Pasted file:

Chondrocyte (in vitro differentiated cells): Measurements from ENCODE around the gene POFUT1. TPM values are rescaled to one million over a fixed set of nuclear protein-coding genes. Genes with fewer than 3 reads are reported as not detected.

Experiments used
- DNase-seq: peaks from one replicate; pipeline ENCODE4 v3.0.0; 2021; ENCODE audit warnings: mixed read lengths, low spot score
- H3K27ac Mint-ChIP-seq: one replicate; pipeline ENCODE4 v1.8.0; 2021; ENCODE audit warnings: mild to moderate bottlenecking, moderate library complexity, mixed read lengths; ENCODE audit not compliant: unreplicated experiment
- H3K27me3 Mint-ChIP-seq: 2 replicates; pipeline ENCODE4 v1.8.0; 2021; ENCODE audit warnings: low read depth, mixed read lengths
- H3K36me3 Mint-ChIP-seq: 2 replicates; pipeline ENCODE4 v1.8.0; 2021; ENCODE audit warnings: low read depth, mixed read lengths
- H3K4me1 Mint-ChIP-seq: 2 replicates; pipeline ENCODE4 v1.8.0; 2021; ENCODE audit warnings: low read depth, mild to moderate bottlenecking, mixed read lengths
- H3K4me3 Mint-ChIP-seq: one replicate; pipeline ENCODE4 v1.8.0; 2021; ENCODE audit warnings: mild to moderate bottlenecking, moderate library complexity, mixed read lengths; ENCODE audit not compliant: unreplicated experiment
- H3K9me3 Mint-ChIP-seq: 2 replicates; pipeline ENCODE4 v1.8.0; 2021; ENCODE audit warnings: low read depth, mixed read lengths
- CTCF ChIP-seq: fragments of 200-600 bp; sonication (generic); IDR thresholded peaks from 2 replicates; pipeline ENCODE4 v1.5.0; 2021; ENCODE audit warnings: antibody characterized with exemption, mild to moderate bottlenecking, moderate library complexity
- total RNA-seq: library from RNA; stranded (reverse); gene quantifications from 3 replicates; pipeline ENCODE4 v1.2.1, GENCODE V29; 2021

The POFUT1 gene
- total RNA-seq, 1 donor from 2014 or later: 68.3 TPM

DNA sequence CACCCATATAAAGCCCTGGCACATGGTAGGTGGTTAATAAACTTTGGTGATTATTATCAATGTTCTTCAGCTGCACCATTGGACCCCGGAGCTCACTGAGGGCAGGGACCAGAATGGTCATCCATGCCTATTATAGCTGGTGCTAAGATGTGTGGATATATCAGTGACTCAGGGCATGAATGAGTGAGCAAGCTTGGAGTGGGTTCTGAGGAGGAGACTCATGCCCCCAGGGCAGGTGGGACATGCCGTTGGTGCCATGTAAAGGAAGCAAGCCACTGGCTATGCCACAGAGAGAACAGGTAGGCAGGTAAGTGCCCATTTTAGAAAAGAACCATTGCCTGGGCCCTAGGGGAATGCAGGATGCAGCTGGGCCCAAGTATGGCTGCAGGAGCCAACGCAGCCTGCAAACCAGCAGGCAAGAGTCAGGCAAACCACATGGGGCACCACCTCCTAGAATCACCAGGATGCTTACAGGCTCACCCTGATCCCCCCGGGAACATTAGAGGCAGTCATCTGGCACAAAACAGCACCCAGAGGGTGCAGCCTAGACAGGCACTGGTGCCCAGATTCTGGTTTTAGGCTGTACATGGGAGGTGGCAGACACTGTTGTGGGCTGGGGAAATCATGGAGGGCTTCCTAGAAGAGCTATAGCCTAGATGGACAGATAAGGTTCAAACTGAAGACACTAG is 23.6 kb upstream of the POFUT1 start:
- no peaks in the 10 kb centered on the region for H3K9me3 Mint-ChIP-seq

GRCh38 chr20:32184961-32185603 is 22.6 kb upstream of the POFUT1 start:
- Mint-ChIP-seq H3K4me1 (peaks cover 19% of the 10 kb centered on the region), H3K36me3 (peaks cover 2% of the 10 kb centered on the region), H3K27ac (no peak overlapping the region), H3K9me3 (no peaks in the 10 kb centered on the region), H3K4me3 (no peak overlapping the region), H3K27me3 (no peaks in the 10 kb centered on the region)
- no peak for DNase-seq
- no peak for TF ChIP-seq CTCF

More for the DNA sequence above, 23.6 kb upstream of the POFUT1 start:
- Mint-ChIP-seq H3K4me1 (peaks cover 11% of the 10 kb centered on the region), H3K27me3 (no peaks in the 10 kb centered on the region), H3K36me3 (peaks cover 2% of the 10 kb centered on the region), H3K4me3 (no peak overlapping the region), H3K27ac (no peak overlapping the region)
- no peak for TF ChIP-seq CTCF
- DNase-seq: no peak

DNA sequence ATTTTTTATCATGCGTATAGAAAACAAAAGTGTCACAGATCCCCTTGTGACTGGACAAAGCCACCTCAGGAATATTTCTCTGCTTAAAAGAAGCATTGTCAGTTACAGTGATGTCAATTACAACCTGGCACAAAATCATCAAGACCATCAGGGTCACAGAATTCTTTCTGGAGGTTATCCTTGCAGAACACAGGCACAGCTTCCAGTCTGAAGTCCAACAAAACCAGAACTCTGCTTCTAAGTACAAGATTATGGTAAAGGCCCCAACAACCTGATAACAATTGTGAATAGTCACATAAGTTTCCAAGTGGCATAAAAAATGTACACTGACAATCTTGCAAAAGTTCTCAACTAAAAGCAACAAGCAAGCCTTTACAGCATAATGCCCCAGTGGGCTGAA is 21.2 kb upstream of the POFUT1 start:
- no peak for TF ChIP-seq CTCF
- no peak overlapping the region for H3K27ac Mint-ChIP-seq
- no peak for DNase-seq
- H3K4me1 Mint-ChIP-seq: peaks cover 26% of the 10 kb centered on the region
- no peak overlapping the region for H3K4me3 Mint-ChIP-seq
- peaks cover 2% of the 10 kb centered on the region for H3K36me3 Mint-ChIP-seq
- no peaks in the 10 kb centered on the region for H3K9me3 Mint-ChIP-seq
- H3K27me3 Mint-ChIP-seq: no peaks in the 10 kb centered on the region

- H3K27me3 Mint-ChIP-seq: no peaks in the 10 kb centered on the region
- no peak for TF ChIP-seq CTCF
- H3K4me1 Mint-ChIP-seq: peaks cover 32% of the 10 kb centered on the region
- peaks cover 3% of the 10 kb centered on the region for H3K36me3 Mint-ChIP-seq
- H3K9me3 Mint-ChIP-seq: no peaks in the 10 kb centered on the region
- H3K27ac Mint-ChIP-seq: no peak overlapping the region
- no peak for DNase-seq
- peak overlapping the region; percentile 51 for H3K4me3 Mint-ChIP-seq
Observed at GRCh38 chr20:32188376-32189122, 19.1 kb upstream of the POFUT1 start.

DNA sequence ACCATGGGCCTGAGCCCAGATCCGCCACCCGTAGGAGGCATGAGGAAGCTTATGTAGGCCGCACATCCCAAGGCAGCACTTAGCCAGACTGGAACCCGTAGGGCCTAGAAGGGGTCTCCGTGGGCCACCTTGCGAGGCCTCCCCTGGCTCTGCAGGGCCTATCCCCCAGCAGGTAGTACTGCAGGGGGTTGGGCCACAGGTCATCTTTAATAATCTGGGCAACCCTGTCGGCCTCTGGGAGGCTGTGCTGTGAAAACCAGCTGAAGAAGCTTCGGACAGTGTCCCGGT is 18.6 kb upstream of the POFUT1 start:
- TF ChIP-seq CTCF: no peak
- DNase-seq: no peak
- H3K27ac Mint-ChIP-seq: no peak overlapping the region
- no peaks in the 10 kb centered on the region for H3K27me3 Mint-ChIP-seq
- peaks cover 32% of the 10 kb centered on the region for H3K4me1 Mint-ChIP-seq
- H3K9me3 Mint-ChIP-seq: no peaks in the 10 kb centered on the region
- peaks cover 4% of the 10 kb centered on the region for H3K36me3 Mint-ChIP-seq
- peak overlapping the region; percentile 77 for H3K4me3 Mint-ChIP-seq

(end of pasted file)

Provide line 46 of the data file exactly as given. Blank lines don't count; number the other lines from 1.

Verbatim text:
- no peaks in the 10 kb centered on the region for H3K27me3 Mint-ChIP-seq